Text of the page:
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Author Topic: scanning  (Read 4970 times)

Geek

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scanning
« on: November 26, 2013, 01:50:05 PM »
I've been listening now for awhile and the biggest problem for me is just the amount of time it takes to find something on the air to listen to.  The scanning function on the radio just seems to take a long time to find anything.  I would appreciate suggestions for scanners or anything else that will help me find what is on the air rapidly.

Thanks.

KK0G

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Re: scanning
« Reply #1 on: November 26, 2013, 03:09:59 PM »
Where are you scanning? HF, VHF, UHF, public safety, amateur, business band? Are you scanning an entire band or are you scanning memory channels? We need way more info.


Scanning is an entire hobby unto itself.
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KK0G

Geek

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Re: scanning
« Reply #2 on: November 27, 2013, 09:16:46 AM »
I have been scanning various HF and VHF bands.  I am scanning the entire band when I scan.  What I would like is any advice or equipment suggestions that will speed the process of finding active frequencies.

KK0G

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Re: scanning
« Reply #3 on: November 27, 2013, 10:59:18 AM »
I have been scanning various HF and VHF bands.  I am scanning the entire band when I scan.  What I would like is any advice or equipment suggestions that will speed the process of finding active frequencies.


I'd forget about scanning HF bands. In my experience that's about as productive as trying to teach a cat to do tricks. The weak signals on HF just aren't very conducive to scanning.


Scanning an entire VHF/UHF band can produce a list of busy frequencies but depending on how much activity is in your area it could take a long time to compile all that info. Small tuning steps insure you're not skipping over active frequencies but of course that comes at the expense of taking longer to scan the entire band which means you could miss traffic on 157.250 MHz when the VFO is clear down at 151.175, the faster the scan rate the less of a problem this is but essentially you can't have your cake and eat it too.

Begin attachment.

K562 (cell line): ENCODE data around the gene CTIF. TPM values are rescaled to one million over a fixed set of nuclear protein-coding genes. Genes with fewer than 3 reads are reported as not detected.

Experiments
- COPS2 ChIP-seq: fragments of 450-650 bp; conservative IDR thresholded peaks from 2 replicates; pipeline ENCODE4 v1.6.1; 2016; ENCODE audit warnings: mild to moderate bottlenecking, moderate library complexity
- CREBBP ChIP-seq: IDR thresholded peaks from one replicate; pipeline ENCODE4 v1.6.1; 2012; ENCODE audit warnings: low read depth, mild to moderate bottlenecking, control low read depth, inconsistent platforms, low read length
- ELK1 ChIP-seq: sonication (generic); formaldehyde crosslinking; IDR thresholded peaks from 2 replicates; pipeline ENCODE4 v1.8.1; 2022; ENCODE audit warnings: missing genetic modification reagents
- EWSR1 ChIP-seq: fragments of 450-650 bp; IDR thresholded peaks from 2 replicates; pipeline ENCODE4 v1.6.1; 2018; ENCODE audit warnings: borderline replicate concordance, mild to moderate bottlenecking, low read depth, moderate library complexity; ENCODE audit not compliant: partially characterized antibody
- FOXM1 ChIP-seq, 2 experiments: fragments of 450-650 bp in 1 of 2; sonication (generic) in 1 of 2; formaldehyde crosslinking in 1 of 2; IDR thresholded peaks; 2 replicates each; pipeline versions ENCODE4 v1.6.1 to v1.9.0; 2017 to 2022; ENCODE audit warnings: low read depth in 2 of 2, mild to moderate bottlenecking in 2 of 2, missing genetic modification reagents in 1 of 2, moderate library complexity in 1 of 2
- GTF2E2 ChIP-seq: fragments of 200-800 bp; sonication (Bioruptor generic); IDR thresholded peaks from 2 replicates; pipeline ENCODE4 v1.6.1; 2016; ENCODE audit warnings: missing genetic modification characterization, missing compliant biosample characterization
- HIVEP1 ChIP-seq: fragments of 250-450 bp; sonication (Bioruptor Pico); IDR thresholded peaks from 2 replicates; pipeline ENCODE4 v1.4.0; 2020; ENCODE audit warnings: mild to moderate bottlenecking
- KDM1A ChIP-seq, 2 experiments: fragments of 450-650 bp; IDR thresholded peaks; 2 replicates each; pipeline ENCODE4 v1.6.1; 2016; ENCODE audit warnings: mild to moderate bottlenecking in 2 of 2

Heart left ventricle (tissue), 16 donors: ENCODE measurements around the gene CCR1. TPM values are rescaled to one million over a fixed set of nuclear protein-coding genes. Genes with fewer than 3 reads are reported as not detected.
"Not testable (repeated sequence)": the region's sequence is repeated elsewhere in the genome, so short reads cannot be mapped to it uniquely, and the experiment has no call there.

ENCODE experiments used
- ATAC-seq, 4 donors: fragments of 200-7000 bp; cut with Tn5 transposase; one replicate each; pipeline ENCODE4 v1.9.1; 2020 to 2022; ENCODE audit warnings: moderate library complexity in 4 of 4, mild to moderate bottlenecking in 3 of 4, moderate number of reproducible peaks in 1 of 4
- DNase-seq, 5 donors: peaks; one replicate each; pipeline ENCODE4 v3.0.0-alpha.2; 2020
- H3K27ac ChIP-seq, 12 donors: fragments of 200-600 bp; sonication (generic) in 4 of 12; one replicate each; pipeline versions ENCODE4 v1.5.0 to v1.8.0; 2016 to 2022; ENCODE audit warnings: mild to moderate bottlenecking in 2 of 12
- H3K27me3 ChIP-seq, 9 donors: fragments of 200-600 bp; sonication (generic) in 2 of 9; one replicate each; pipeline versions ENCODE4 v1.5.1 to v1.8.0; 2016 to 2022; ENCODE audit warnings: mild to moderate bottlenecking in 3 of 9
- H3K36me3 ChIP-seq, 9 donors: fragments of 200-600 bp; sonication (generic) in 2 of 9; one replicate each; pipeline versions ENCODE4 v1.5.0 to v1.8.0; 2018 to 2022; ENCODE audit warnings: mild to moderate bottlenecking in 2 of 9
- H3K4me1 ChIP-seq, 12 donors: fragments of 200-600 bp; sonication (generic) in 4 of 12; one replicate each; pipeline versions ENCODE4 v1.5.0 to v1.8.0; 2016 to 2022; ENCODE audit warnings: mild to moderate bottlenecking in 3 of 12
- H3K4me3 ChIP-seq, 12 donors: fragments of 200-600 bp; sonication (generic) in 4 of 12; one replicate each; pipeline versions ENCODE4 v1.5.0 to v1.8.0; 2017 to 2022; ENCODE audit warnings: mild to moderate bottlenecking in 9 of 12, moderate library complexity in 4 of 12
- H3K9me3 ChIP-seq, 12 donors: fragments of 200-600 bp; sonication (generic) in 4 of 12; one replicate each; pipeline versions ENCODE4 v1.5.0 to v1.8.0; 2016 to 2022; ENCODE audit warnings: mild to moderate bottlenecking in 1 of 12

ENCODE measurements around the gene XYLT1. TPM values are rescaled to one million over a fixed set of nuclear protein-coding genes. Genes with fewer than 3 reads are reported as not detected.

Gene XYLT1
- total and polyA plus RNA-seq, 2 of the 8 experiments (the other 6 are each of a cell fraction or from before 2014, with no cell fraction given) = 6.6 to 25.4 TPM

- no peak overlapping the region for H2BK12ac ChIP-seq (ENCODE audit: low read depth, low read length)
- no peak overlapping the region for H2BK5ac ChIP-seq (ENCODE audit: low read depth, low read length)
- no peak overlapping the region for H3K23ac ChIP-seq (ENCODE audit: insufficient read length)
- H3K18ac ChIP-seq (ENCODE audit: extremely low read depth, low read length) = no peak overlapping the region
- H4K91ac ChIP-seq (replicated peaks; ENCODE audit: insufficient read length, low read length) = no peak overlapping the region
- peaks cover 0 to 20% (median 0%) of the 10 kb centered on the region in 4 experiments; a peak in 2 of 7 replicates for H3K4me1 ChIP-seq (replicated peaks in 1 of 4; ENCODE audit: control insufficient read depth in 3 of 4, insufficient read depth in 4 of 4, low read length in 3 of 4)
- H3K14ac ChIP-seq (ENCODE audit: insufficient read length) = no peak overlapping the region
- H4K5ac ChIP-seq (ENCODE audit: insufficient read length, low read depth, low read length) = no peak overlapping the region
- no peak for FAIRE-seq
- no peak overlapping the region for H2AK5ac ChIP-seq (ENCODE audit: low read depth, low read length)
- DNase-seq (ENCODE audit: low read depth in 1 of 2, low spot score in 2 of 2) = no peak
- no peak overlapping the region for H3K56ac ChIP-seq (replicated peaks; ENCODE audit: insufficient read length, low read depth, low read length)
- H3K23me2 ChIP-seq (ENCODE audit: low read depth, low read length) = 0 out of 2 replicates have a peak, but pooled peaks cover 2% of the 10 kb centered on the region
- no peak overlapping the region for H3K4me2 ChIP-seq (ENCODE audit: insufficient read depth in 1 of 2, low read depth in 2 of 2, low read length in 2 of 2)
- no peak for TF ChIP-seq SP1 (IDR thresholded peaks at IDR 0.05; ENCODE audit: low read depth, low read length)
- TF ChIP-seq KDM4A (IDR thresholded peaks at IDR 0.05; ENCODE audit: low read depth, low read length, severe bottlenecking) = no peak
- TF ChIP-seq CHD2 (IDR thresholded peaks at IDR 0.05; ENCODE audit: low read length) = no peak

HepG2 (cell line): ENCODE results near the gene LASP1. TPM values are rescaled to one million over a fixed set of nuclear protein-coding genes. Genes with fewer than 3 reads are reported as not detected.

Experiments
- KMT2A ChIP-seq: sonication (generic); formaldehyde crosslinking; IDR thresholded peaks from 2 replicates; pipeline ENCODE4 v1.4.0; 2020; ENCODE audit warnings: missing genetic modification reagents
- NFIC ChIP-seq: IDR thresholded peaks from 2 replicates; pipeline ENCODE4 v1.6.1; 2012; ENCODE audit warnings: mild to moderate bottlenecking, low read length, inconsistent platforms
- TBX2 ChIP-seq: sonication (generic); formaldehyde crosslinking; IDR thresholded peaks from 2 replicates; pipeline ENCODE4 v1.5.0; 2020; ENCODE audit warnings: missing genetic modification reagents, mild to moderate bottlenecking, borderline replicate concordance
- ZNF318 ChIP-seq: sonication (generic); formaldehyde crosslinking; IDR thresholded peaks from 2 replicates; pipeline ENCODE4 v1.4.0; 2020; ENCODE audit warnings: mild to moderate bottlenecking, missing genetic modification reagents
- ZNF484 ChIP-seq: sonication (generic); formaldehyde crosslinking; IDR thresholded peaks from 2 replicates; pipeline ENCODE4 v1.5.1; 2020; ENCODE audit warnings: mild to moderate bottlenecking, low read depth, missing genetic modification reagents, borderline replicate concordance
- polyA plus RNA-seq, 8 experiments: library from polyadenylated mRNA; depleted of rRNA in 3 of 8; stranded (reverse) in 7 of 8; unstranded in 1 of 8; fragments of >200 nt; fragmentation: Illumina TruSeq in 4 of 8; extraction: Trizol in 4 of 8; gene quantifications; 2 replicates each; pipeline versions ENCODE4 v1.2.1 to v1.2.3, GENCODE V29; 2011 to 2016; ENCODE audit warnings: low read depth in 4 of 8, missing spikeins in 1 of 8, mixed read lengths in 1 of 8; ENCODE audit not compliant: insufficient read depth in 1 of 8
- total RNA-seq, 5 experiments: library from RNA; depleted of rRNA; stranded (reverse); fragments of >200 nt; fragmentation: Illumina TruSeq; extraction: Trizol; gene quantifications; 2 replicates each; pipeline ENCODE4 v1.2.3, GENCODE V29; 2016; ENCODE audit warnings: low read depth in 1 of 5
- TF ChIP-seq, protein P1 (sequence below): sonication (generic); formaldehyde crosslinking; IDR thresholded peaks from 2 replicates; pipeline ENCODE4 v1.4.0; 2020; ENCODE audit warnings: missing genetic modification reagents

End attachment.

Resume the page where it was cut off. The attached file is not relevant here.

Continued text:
Personally I would program local frequencies into memory channels and scan those, your chances of hearing traffic will be much higher. There are lots of websites that list active frequencies around the country.


I assume you have a good antenna mounted high and in the clear? At VHF/UHF height is king above all else.
"Those who would give up essential liberty to purchase temporary safety, deserve neither liberty nor safety" - Benjamin Franklin

KK0G

Geek

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Re: scanning
« Reply #4 on: November 27, 2013, 12:23:33 PM »
I have a good VHF antenna and a SWL HF antenna that seems to give a good signal once I find an active frequency.

Quietguy

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Re: scanning
« Reply #5 on: November 27, 2013, 01:26:25 PM »
Geek, as I recall you are in a pretty densely populated part of the country so there must be a ton of VHF traffic in your area, much of which probably holds no interest to you.  Rather than scanning entire bands, it might be more productive to identify subjects of interest and focus on the band segments they are located in.  Like KK0G said, there are websites available which list frequencies for fixed operations.  One which lists short wave broadcasters is:
http://www.primetimeshortwave.com/
but there are others.

RadioReference.com is a good source of vhf/uhf information for specific geographic areas.  Take a look through their listings for your area and it should give you an idea of where to look:
 http://www.radioreference.com/

Every time I have tried to scan larger chunks of bandwidth I have given up because the scanner/receiver stops on stuff I have no interest in.  Now I do like KK0G suggests and program local frequencies of interest and only scan those.  An exception to that might be scanning the HF ham bands because of the variable nature of traffic there.

Wally